Review: Fiat Talento (2016)
Based on impressive Renault Trafic, easy to drive, strong diesel engines.
Standard equipment is a little thin, will only carry 1.2 tonnes, lacks the advanced safety tech of its rivals.
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Fiat Talento (2016): At A Glance
The Fiat Talento is a comfortable and capable medium-sized panel van that's popular with builders and delivery drivers due to its large load area, affordable fuel costs and car-like handling.
Launched in 2016 to replace the Scudo, the Fiat Talento shares its mechanical underpinnings with the Renault Trafic, Nissan NV300 and Vauxhall Vivaro. It also uses the same engines, in the form of the excellent 1.6-litre turbo and twin-turbocharged diesels.
Available in two load lengths and two roof heights, the Talento's 1.2 tonne payload doesn't match the Ford Transit Custom for outright carrying capacity, but the Fiat has a few tricks up its sleeve to make it practical.
Load volumes are broad, for example, with 5.2 cubic metres in short wheelbase models and 8.6 cubic metres in the long wheelbase high-roof derivative. Practicality can further be enhanced with the optional bulkhead trap door that allows the van to carry planks of wood and copper pipes.
Even in the short wheelbase, the Talento will carry three Euro pallets, while the largest version with the high roof will carry a payload of up to 1249kg with a Gross Vehicle weight of up to 3060kg. Making the most of the van's load area is easy with large rear doors that open to 255 degrees, while the single sliding side door has an opening of one metre and a load edge that’s just 100mm above the ground.
The 1.6-litre engines might not as powerful as the diesels you'll find in some of the Talento's rivals, but the twin-turbos are the highlight of the range, with impressive low-gear torque that make it easy to shift heavy loads. Handling is good too, with the smooth and light steering that give the Talento a car-like feel.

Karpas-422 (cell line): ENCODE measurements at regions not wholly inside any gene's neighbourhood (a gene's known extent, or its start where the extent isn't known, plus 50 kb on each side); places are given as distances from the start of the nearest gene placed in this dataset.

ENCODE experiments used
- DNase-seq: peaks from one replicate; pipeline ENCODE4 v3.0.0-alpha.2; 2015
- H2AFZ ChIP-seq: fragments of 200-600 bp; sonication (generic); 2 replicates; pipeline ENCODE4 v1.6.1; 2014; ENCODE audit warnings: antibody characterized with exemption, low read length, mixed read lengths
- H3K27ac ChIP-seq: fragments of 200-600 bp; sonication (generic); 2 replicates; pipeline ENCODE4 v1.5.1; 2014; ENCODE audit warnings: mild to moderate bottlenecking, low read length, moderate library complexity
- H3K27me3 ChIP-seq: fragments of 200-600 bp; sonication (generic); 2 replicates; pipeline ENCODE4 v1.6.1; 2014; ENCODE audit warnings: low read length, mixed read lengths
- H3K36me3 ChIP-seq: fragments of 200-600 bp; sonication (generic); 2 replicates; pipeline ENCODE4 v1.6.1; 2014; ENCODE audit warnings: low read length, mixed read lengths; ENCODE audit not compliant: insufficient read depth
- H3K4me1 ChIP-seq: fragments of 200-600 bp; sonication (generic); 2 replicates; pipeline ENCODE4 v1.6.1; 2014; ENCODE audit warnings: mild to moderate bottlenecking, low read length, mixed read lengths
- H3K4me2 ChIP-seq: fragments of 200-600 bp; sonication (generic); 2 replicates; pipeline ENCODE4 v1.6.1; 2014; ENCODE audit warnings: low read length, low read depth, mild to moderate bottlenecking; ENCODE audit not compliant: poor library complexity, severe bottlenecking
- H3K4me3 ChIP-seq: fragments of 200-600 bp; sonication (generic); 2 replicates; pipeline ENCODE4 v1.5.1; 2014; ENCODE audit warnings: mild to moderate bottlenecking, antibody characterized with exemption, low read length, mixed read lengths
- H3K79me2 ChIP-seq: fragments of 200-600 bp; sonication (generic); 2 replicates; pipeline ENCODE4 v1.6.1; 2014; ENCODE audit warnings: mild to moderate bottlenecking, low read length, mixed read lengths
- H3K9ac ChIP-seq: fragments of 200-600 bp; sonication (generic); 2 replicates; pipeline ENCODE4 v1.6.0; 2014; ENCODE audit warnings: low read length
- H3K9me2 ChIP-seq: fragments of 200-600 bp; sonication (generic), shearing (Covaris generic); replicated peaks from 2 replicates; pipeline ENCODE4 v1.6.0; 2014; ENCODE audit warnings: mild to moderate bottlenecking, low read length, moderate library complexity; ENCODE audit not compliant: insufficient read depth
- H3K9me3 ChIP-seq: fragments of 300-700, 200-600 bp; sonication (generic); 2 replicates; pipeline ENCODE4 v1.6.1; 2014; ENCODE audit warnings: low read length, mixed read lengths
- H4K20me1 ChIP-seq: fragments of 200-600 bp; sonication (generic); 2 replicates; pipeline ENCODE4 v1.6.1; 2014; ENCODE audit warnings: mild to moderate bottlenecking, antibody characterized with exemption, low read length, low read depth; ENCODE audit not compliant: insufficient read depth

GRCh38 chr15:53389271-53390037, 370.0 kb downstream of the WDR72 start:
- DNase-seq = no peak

In late-2019, the 1.6 turbodiesel was replaced with a range of 2.0-litre engines, with 120PS, 145PS and 170PS. The engine is equipped with a variable geometry turbocharger for smoother performance at low speeds
Equipment levels are a little thin, which means buyers will need to raid the expensive options list to get the most out of the Talento. Everyday essentials like air conditioning, cruise control and passenger airbag all cost extra and active safety kit - like automatic emergency braking and adaptive cruise control - are all missing. However, despite the lack of kit, the capable and efficient Talento is a good all-rounder and an easy van to recommend.
What does a Fiat Talento (2016) cost?
Buy a used FIAT Talento from £13,995
Fiat Talento (2016): What's It Like Inside?
The load area of the Talento is much the same as the Trafic, NV300 and Vivaro, with 5.2 - 8.6 cubic metres offered across two wheelbases and two roof heights. In its largest form, the Talento will carry 1.2 tonnes and even the smallest versions will hold three euro pallets. Gross Vehicle weights range from 2.8 - 3.0 tonnes.
Only one side sliding door is fitted as standard, but an additional one can be fitted as an optional extra. The twin rear doors open to 255 degrees, which means you can load large items without causing any damage to the doors and the single sliding side door has an opening of one metre.
Load volumes start at 5.2 cubic metres for the short wheelbase model and increase to 6.0 cubic metres for the long wheelbase versions with the standard roof. However, fit the optional high rood and the load volume climbs to 8.6m cubic metres.
The Talento's party piece is the optional loading hatch in the bulkhead; this builder-friendly device allows you to utilise the full load length of the van - including the space under the passenger seat. As a result, you can carry copper pipes and planks of wood, measuring 3.75m in the standard wheelbase or 4.1 metres in long wheelbase version.